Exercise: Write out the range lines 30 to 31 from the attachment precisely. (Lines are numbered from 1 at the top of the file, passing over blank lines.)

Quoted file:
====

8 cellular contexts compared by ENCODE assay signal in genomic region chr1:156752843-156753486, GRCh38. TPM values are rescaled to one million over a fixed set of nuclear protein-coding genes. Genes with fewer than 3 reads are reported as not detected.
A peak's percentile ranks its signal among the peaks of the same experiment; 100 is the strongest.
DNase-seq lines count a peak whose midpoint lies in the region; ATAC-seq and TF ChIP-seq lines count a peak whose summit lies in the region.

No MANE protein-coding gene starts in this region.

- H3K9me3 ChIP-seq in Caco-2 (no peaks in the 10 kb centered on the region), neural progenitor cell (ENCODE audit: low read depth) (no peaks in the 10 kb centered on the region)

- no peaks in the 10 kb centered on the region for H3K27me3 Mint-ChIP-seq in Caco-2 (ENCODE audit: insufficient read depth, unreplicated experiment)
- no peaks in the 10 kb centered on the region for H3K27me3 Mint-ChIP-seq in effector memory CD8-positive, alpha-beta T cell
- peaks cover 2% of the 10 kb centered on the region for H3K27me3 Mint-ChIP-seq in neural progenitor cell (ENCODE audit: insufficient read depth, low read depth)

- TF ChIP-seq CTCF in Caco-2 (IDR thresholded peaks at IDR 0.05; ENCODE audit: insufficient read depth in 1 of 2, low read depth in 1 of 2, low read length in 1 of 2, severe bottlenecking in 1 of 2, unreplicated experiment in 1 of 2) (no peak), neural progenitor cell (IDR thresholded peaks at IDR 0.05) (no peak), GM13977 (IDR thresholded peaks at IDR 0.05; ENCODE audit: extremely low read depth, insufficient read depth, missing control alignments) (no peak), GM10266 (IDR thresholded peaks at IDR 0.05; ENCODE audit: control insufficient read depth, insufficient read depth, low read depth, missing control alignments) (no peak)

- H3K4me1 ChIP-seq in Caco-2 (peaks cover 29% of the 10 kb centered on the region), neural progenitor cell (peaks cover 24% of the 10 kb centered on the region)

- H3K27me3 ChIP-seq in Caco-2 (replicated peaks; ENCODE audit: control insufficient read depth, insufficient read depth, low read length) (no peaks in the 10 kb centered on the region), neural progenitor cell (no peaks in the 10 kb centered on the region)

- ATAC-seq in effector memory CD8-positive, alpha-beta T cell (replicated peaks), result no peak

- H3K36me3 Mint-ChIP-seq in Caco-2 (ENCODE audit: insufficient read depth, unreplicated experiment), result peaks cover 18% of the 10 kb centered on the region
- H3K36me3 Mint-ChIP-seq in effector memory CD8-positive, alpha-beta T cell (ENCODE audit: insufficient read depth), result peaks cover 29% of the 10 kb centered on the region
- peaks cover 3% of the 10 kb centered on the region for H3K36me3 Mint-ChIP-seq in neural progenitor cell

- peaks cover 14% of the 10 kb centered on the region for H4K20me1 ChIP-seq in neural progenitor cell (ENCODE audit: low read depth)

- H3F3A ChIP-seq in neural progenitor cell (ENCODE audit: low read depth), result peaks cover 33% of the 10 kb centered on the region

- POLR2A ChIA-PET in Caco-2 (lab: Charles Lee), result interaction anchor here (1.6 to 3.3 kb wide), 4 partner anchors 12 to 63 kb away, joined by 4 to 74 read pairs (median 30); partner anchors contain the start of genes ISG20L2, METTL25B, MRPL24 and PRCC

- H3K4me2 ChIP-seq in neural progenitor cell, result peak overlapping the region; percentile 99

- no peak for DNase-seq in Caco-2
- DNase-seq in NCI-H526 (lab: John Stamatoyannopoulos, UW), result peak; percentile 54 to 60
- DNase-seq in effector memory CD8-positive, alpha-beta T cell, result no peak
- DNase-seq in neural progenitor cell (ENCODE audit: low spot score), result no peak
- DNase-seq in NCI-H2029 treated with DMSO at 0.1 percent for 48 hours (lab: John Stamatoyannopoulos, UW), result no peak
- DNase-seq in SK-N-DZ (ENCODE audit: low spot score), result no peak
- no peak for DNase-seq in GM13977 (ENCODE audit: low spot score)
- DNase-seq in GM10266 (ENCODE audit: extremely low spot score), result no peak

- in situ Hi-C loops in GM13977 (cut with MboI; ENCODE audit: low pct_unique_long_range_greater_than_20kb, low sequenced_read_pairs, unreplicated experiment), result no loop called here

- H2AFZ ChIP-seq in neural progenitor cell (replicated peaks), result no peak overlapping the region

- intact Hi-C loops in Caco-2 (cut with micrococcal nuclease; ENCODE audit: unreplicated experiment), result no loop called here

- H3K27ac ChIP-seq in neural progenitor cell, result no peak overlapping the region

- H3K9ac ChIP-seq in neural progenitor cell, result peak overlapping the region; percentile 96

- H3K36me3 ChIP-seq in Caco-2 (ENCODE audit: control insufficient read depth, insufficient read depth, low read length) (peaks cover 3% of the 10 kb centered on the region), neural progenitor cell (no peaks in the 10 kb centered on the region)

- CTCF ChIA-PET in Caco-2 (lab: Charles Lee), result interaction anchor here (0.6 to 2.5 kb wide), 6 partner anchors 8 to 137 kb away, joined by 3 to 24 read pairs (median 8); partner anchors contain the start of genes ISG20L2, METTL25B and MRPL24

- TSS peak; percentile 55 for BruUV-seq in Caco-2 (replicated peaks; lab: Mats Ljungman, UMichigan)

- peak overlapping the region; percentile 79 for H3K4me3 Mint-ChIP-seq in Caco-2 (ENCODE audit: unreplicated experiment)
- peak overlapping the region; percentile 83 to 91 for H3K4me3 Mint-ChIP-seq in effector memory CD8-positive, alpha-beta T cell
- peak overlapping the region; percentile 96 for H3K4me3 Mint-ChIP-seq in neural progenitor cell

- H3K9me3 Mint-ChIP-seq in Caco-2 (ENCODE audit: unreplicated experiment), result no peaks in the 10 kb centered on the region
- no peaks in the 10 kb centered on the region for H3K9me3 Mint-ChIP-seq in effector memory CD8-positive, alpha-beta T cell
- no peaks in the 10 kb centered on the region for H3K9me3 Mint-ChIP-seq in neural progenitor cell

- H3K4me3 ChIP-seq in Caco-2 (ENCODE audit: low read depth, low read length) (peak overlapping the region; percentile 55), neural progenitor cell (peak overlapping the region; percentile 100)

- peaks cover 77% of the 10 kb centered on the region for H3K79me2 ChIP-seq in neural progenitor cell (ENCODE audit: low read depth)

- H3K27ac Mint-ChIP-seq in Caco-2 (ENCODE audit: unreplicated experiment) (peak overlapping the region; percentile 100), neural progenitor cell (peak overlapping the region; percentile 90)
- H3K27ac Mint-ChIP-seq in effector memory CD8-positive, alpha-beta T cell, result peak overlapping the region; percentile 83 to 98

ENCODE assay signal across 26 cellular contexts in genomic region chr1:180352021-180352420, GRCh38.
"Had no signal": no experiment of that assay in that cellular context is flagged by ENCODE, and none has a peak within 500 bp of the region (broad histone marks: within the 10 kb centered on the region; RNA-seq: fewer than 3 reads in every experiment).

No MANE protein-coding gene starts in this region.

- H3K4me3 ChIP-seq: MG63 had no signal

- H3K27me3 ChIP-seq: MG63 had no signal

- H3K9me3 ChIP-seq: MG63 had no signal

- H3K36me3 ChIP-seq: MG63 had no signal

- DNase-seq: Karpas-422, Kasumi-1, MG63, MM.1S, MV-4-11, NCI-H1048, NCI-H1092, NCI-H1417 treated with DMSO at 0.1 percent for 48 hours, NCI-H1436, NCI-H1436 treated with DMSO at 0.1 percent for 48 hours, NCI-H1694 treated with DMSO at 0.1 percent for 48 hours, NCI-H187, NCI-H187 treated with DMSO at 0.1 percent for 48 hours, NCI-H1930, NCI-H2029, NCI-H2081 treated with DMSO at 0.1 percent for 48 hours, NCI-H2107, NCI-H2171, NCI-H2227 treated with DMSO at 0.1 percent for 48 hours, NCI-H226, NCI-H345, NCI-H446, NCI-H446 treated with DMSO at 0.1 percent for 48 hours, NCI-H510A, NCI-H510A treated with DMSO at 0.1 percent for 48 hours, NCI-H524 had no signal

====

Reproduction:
- intact Hi-C loops in Caco-2 (cut with micrococcal nuclease; ENCODE audit: unreplicated experiment), result no loop called here

- H3K27ac ChIP-seq in neural progenitor cell, result no peak overlapping the region